In New Mexico, it is pretty well established that a traffic stop may not be used as pretext for the investigation of other unrelated crimes. This rule applies even where the traffic stop is legitimate.
The 2009 New Mexico Court of Appeals case of State v. Ochoa established this “pretext rule.” The rule offers significant protections for New Mexico’s citizens preventing practices which might otherwise be used abusively for fishing type investigations.
These investigations might be wholesale intrusions on citizen’s privacy and 4th Amendment rights. They might also be based upon the hunches of officers. Hunches alone may not be the basis for detaining a citizen. Little imagination is required to see how these hunches might be used in a discriminatory manner.
The question then becomes what is pretextual and what is not. In the recent case of State v. Peterson, the defendant was stopped on an outstanding warrant which was discovered during investigation of other crimes. During the traffic stop and subsequent arrest on the valid warrant, the officers discovered heroin and crack cocaine for which the defendant was charged.
The defendant argued that the traffic stop was pretextual and that the evidence of heroin and cocaine should be suppressed under Ochoa. The Court of Appeals disagreed finding that Ochoa did not apply in the case of validly executed warrant.
The Pretext Rule Does Not Apply to the Legal Execution of Warrants
A Traffic Stop is a Detention
The Court discussed the illegal search and seizure protections of the 4th Amendment and Article II, Section 10 of the New Mexico Constitution. The Court recognized that a traffic stop is a detention constituting a seizure, albeit temporary in most cases, of the driver. That stop must be based upon reasonable suspicion.
Even if the stop is based upon reasonable suspicion, which is not too difficult to find for an enterprising officer, it must not be used as pretext. In this case, the stop was arguably pretextual due to the ongoing investigation of drug activity. However, the outstanding warrant for the Court negates the application of Ochoa.
Pretextual Traffice Stop May Not be Based Merely Upon a Hunch
The Court cited Ochoa for the definition of a pretextual stop to differentiate this situation from a more clear-cut Ochoa case as follows:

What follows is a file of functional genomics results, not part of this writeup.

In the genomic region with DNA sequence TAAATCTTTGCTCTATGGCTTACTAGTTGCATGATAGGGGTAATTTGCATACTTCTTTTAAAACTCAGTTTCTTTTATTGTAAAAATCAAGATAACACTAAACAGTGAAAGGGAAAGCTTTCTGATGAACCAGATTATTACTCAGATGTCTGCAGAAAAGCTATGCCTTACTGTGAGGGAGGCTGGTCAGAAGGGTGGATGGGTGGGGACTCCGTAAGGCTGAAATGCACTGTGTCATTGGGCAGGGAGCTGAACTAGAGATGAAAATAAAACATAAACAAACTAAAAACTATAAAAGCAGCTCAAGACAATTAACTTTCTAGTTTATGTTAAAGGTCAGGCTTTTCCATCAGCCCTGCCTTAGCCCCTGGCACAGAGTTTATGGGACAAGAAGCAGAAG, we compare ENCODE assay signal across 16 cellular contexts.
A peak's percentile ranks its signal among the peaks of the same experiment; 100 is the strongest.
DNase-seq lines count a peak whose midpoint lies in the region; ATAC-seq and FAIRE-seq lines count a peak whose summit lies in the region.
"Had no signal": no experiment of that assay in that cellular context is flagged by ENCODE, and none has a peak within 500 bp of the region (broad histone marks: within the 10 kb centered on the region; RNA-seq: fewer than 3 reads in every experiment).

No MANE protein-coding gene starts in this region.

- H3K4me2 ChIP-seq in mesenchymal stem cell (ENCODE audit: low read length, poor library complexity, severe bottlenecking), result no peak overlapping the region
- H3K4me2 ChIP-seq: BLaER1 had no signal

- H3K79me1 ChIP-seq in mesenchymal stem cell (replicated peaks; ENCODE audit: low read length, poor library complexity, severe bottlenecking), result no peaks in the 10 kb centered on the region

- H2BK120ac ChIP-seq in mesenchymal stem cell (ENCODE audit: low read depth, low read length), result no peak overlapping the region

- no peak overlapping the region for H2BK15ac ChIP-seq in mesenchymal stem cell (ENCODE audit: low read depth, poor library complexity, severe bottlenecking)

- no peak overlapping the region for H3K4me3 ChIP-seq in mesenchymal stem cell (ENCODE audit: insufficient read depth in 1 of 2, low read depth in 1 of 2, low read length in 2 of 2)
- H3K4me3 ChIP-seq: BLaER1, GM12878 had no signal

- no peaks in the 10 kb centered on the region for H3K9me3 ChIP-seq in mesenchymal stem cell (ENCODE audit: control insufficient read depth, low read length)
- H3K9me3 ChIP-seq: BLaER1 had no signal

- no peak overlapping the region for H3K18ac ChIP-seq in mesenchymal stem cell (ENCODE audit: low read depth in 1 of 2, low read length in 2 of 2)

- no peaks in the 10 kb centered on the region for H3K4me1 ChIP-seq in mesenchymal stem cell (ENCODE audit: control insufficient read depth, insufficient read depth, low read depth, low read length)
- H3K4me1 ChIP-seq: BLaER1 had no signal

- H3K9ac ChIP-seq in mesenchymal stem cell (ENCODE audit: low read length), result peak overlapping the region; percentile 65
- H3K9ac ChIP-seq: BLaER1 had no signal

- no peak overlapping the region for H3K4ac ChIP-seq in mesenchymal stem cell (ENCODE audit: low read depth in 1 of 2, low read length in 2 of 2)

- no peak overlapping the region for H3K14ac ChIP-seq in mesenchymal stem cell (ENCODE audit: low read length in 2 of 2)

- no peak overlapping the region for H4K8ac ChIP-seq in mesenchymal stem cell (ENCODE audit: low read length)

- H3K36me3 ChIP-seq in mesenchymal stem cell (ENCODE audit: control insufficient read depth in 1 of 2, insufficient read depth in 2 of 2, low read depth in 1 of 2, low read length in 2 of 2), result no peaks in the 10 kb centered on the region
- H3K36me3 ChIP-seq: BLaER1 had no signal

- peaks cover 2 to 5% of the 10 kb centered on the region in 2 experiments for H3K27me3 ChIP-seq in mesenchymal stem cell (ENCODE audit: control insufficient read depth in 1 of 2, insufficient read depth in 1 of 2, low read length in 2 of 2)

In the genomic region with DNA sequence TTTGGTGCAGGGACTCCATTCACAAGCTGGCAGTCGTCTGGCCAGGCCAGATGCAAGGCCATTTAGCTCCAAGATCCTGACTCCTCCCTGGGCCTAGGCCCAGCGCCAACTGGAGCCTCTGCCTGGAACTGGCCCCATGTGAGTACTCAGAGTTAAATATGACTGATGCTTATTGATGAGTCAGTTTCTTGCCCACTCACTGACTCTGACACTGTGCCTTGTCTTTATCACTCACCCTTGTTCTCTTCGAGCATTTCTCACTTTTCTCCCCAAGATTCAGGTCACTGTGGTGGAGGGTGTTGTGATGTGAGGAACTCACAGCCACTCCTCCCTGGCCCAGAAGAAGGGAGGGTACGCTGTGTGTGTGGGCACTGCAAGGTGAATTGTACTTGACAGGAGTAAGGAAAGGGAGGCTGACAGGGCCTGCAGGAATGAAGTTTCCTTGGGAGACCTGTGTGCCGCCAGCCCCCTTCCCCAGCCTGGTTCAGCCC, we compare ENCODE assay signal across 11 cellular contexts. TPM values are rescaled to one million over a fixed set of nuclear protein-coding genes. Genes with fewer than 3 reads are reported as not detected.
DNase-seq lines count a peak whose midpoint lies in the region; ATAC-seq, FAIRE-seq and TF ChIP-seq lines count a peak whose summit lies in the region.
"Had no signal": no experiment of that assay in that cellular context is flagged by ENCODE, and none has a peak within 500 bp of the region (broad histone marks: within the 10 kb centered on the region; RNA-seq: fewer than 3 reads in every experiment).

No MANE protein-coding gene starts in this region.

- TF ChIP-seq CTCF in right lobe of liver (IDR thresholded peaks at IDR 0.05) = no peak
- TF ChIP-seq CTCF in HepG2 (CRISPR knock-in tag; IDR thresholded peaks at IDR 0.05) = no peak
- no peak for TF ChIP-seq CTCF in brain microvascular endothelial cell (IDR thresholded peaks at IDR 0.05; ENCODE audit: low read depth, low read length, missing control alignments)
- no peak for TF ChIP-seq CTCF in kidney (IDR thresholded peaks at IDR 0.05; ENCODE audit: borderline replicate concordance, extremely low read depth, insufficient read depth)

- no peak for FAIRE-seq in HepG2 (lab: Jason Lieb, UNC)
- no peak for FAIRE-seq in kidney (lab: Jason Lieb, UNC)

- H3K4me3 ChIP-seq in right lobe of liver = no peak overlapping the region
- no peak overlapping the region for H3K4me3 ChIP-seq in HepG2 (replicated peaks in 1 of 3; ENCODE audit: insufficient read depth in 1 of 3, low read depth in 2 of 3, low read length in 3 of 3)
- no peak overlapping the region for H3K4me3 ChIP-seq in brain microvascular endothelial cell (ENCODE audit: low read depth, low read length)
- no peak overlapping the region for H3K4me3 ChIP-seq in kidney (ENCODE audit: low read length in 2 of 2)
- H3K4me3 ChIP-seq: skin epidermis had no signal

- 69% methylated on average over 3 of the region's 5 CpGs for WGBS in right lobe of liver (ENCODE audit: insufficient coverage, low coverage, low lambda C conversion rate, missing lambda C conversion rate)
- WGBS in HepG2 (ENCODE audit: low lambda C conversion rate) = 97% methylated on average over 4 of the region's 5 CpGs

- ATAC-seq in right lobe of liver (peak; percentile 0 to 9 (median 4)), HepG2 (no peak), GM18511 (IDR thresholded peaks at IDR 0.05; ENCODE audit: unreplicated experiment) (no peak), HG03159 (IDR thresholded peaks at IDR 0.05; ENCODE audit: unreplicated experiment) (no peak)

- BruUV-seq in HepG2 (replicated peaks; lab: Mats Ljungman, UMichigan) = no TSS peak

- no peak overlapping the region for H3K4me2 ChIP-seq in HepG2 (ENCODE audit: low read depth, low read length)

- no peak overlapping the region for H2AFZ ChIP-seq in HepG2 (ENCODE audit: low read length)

“a detention supportable by reasonable suspicion or probable cause to believe that a traffic offense has occurred, but is executed as a pretense to pursue a ‘hunch,’ a different more serious investigative agenda for which there is no reasonable suspicion or probable cause.”
The Court recognized the fact that there will almost always be a basis for a traffic stop which can lead to abusive police tactics:
“As Ochoa recognized, the traffic code is so extensive and detailed that ‘virtually the entire driving population is in violation of some regulation as soon as they get in their cars, or shortly thereafter.’… Because almost all drivers will violate the traffic code at some point during even the briefest drive, Ochoa’s concern was that police officers had essentially unfettered discretion to detain someone whom they were investigating by simply following the person until a traffic law was violated…”
The Court differentiated the Peterson case to Ochoa basically holding that the police have the right to execute on a warrant. The fact that there is an ongoing investigation does not render the lawful execution of warrant defective under Ochoa.
This makes some sense since to hold otherwise would render criminal suspects untouchable on existing and legally issued warrants while an unrelated investigation is ongoing. More generally, what does it matter that the warrant was executed by traffic stop as opposed to going to the suspect’s home?
Officer May Have Cause for Stop Independent of Ongoing Investigation
To illustrate the distinction between a pretextual traffic stop and one for the execution of a warrant, the Court stated:
“The police should not be impeded in the execution of valid arrest warrants, even if, in doing so, they may harbor some hope of discovering evidence of additional crimes. The problem that renders some pretextual stops unconstitutional is not that an officer might subjectively hope to find evidence of a greater offense; the problem arises when an officer would not have been interested in pursuing the lesser offense absent that hope.”
In this case and cases like it, it is clear that an officer would have a independent basis for wanting to execute on a legal warrant. The execution of the warrant is perfectly justified in its own right and will not be rendered otherwise because of an ongoing investigation.